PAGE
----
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VA RESEARCH QUARTERLY UPDATE
This Issue: The Aging Veteran | Table of Contents: Summer 2017 | Download this issue

New Initiatives | Announcements

Surgery vs. radiotherapy to treat non-small cell lung cancer


A new VA clinical trial will examine the effectiveness of surgery vs. radiation therapy for treatment of non-small cell lung cancer. <em>(Photo ©iStock/Eraxion)</em>
A new VA clinical trial will examine the effectiveness of surgery vs. radiation therapy for treatment of non-small cell lung cancer. (Photo ©iStock/Eraxion)

A new VA clinical trial will examine the effectiveness of surgery vs. radiation therapy for treatment of non-small cell lung cancer. (Photo ©iStock/Eraxion)

The tried and true treatment for patients with early stage non-small cell lung cancer has been surgical resection, or cutting out the diseased tissue from the lungs. Aside from longer hospital stays and greater costs, patients can expect a painful recuperation after an open surgical procedure.

For those lung cancer patients who cannot tolerate surgery, or have very small tumors, a special type of radiation treatment can be used, called stereotactic body radiotherapy. This treatment modality targets therapeutic X-rays only in the area where the tumor is, sparing the rest of the body from the toxic effects of widely scattered radiation. That precision allows the medical team to increase the intensity of the X-rays and shorten treatment time—factors that are a boon for Veterans' quality of life.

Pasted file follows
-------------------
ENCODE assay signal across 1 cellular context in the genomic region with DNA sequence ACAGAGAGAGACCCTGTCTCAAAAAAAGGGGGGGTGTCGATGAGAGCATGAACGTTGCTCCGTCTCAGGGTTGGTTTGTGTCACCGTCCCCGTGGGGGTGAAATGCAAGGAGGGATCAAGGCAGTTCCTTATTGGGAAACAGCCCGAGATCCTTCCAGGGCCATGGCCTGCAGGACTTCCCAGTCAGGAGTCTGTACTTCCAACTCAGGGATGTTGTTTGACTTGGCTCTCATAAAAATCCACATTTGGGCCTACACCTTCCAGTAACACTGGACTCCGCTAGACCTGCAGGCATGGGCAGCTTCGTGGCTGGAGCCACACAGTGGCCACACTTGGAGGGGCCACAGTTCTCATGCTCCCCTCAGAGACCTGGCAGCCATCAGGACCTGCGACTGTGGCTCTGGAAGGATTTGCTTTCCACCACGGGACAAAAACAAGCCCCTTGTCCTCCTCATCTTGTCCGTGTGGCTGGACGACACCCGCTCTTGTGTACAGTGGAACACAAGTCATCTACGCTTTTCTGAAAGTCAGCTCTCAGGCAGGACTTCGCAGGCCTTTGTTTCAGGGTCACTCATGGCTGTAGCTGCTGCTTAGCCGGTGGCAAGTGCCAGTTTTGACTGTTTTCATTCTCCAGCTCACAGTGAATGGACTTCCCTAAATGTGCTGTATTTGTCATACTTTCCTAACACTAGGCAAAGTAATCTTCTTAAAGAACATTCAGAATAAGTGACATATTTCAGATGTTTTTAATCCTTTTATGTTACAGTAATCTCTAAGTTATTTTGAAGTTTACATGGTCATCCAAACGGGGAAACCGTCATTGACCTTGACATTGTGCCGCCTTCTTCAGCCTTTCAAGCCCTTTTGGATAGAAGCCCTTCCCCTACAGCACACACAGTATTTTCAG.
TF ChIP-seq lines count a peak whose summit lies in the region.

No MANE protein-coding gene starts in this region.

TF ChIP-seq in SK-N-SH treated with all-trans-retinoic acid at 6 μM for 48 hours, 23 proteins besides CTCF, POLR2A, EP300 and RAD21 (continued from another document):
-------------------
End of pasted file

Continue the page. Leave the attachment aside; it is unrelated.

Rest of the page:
So which treatment is better? Over the last three years, Dr. Drew Moghanaki and his team have been trying to find out.

"It has been begging the question," Moghanaki told the Richmond Times-Dispatch, "if outpatient treatments that a patient could get potentially on their lunch break might be just as good as surgery, why are we still routinely recommending surgery?"

Moghanaki is a radiation oncologist and investigator at Hunter Holmes McGuire VA Medical Center in Richmond, Virginia. Along with Dr. Tomer Karas at the Miami VA Medical Center, he is co-chair of a new 10-year clinical trial that will compare the effectiveness of open surgery for non-small cell lung cancer to stereotactic radiation therapy: VA lung cancer surgery Or stereotactic radiotherapy trial (VALOR).

The clinical trial hopes to enroll 670 Veterans at six VA medical centers, in Illinois, Indiana, Minnesota, North Carolina, Texas, and Virginia.

Researchers will assess overall patient survival, patient health-related quality of life, respiratory symptoms, lung cancer mortality, tumor patterns of failure, and respiratory function for each type of treatment.


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